Friday, February 17, 2012

Review: "Tales from Earthsea" is Pretty

TRASH IN MY EYE No. 13 (of 2012) by Leroy Douresseaux

Tales from Earthsea (2006)
Gedo senki – Original Japanese title
(U.S. theatrical release: August 2010)
Running time: 116 minutes (1 hour, 56 minutes)
MPAA – PG-13 for some violent images
DIRECTOR: Goro Miyazaki
WRITERS: Goro Miyazaki and Keiko Niwa; from a concept by Hayao Miyazaki (based upon the Earthsea novels by Ursula K. Le Guin)
PRODUCERS: Toshio Suzuki and Steve Alpert and Javier Ponton
COMPOSER: Tamiya Terashima


Starring: (English dub voices) Timothy Dalton, Matt Levin, Blaire Restaneo, Mariska Hargitay, Willem Dafoe, Cheech Marin, Susanne Blakeslee, Terrence Stone, Liam O’Brien, and Kevin Michael Richardson

Tales from Earthsea is a 2006 Japanese animated fantasy film produced by the Studio Ghibli, best known for the animated films of director Hayao Miyazaki (Ponyo). Tales from Earthsea is directed by Miyazaki’s son, Goro Miyazaki and is based upon the first four books in the Earthsea series by author, Ursula K. Le Guin. This movie is also inspired by Hayao Miyazaki’s manga/illustrated story, The Journey of Shuna (1983).

The film is set in the world of Earthsea and focuses on Prince Arren of Enlad (Matt Levin). Enlad, like the rest of Earthsea, is troubled by drought and pestilence. After killing his father, Arren takes his father’s sword and goes on the run. He is later rescued by Sparrowhawk the Archmage (Timothy Dalton). Sparrowhawk and Arren travel to the farm of an old friend of Sparrowhawks’s, a woman named Tenar (Mariska Hargitay). There, Arren is also reunited with Therru (Blaire Restaneo), a young woman he’d recently protected from slave traders.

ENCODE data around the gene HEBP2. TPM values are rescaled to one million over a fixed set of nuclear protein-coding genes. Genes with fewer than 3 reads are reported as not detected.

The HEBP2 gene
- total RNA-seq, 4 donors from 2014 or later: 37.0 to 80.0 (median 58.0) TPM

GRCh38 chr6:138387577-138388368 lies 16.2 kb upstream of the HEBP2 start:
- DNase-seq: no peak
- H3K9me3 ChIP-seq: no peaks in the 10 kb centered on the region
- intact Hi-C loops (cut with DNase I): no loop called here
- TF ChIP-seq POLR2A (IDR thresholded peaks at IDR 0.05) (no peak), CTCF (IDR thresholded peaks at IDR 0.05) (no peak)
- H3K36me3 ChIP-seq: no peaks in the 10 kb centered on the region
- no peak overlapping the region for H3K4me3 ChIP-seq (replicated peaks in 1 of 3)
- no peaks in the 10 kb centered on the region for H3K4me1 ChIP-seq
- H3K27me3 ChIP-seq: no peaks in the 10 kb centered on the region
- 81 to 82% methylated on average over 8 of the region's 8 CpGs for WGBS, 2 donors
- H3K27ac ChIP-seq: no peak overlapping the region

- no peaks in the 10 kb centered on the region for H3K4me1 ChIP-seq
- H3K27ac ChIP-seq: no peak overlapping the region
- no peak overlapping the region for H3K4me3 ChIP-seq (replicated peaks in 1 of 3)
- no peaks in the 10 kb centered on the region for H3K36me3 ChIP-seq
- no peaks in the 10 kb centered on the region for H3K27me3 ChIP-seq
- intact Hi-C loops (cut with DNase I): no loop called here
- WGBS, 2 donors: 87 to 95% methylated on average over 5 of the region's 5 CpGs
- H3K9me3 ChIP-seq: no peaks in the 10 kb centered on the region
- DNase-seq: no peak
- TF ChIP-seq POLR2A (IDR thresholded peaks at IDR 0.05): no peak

Therru is hostile to Arren, but he and Sparrowhawk remain on the farm, plowing and planting the fields for Tenar. However, the quartet’s agrarian lifestyle is interrupted by Lord Cob (Willem Dafoe), a sinister wizard who plans to shatter the barrier between life and death so that he can live forever. Cob needs Arren for his plans and wants revenge against Sparrowhawk.

Apparently, there was some hullabaloo and controversy around the production of Tales from Earthsea, including author Ursula K. Le Guin’s mixed feelings about how the film adapted the source material of her original novels. I like this movie, but I can understand how some would be put off by the film’s staid manner. The characters are way too laid back, and the dialogue is delivered at such an easy pace as to suggest that this film lacks conflict. In fact, Goro Miyazaki and Keiko Niwa (co-writer) have put together something that lacks dramatic punch. Tales from Earthsea is the most easy-going battle between good and evil on film that I can remember experiencing. The film’s most energetic element is Cheech Marin’s voice performance as the lackey, Hare, which is not only funny, but also scene-stealing when this movie really needs someone to steal a scene in order to save a scene.

Still, Tales from Earthsea sure is pretty. The film’s color is a symphony of shimmering reds and glowing pinks, and green is used almost entirely to suggest pastoral, verdant splendor. The film’s central theme is the need for balance, especially the balance of life and death. I think that in Tales from Earthsea, color is meant to celebrate not just life, but also living. This is unusual thematic material for an animated feature film, but Tales from Earthsea is characteristic of Studio Ghibli’s manner of doing things in animated films that are different and unique.

7 of 10

Thursday, February 16, 2012

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